GREATER TORONTO AREA REAL ESTATE BLOG
Tighter Mortgage Rules for GTA Housing Market…
GTA Housing Market and new mortgage rules
In July, 2012 new rules that were set in place made it difficult for some to enter our costly GTA housing market. One of those rules saw government fixing maximum Gross Debt Service ratio at 39% and Total Debt Service ratio at 44% on insured mortgages.
New Mortgage rules were passed on June 27th and are acting more like reinforcement to those in place since last year. Here they are in detail:
- For variable income: Lenders must use “an amount not exceeding the average income of the past two years.” Variable refers to things like bonuses, tips, seasonal employment and investment income.
- For rental income: If a borrower owns other non-owner occupied rental properties, the principal, interest, property taxes and heat (P.I.T.H.) on those properties must either be:
- deducted from gross rent revenue to establish net rental income; or
- included in ‘other debt obligations’ when the Total Debt Service (TDS) ratio is being calculated.
- For guarantor income: A guarantor’s income must not be used in GDS/TDS ratios “unless the guarantor…occupies the home and is the spouse or common-law partner of the borrower.”
- Unsecured credit lines & credit cards: For these debts, “No less than 3% of the outstanding balance” must be included in monthly debt payments. Interest-only payments are no longer considered on credit lines. Furthermore, lenders must assess the borrower’s credit history and borrowing behaviour when determining the amount of revolving credit that should be accounted for in debt ratios.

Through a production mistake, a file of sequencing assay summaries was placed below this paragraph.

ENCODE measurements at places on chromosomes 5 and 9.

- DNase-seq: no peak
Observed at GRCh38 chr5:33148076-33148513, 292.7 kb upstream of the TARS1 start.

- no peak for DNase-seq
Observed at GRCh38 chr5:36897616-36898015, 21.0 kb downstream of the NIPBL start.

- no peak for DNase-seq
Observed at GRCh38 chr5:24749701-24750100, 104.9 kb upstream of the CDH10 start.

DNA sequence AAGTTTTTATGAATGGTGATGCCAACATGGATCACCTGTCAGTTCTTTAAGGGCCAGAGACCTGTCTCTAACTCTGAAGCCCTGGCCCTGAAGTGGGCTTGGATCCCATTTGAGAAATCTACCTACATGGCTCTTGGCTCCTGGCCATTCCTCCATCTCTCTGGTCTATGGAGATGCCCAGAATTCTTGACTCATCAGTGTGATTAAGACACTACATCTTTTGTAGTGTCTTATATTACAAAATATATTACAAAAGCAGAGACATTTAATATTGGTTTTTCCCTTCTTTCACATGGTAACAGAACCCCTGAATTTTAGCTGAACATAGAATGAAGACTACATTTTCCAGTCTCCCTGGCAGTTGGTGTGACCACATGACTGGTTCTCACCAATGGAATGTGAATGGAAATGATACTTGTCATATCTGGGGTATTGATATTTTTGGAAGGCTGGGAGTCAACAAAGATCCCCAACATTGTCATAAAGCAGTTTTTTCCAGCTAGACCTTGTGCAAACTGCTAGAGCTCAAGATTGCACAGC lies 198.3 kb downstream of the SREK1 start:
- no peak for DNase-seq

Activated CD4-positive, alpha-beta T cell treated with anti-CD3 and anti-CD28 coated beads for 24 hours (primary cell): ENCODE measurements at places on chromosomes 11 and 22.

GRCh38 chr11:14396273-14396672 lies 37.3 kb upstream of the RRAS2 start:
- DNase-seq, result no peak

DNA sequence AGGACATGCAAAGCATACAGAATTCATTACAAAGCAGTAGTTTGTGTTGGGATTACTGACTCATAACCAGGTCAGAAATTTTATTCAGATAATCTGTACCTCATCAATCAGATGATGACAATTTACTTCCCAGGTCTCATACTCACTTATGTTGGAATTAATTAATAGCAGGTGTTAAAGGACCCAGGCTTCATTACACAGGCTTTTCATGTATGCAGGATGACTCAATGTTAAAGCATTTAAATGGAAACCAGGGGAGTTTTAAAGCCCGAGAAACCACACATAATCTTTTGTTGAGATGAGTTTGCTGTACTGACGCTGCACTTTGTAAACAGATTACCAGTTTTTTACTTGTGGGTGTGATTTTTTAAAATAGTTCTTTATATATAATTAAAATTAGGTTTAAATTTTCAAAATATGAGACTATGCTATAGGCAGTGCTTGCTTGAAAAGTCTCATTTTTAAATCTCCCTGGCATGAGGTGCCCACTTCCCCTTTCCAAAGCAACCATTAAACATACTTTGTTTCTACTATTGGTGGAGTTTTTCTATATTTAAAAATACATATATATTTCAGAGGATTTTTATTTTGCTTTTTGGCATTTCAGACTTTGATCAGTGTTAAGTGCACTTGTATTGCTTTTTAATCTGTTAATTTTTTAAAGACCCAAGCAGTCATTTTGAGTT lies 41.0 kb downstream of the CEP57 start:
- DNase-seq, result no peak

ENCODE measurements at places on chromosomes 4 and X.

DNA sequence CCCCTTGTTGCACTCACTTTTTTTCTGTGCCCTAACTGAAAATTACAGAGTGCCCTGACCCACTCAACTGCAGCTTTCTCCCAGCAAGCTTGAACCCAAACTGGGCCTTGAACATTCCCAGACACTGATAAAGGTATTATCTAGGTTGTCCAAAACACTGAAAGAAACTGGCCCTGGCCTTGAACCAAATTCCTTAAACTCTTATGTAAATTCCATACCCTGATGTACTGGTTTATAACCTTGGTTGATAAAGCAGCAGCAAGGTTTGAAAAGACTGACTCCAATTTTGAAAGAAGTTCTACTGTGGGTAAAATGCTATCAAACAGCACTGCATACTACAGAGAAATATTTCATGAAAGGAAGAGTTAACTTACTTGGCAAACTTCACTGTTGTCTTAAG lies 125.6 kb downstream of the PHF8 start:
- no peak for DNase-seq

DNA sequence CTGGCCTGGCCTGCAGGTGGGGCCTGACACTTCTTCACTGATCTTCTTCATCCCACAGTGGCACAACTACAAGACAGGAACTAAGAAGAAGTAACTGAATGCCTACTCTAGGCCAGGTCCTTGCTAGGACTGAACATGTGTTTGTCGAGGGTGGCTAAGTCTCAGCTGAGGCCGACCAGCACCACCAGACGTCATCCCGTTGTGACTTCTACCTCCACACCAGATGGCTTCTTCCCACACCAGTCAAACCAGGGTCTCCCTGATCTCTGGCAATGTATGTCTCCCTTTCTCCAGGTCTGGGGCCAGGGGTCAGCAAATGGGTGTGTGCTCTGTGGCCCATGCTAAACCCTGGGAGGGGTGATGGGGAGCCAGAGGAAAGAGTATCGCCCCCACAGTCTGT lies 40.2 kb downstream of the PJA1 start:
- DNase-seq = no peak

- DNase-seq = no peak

- Secured lines of credit: Lenders must factor in “the equivalent” of a payment that’s based on “the outstanding balance amortized over 25 years.” That payment must use the contract rate (of the LOC) or the 5-year Benchmark rate(V121764) published by Bank of Canada (if the contract rate is unknown). Again, interest-only payments are no longer allowed for debt ratio calculation purposes.
- Heating costs: Lenders must now obtain the “actual heating cost records” of a property. When no such history is available, the heat expense used in debt ratio calculations “must be a reasonable estimate taking into consideration factors such as property size, location and/or type of heating system.” That’s why some lenders have now moved to a set heating cost formula, like:(square footage x $0.75) / 12 months
Compared to past methods (which entailed flat heating costs, like $100/month), the new guidelines can double or triple the heating cost that must be factored into debt ratios on larger properties, and reduce it on smaller ones.t
All of the above mean that it is becoming tougher and tougher for those who have been thinking of entering GTA housing market. No doubt that having a good mortgage broker on your side is essential in helping you find the right mortgage, or any mortgage for that matter at all.
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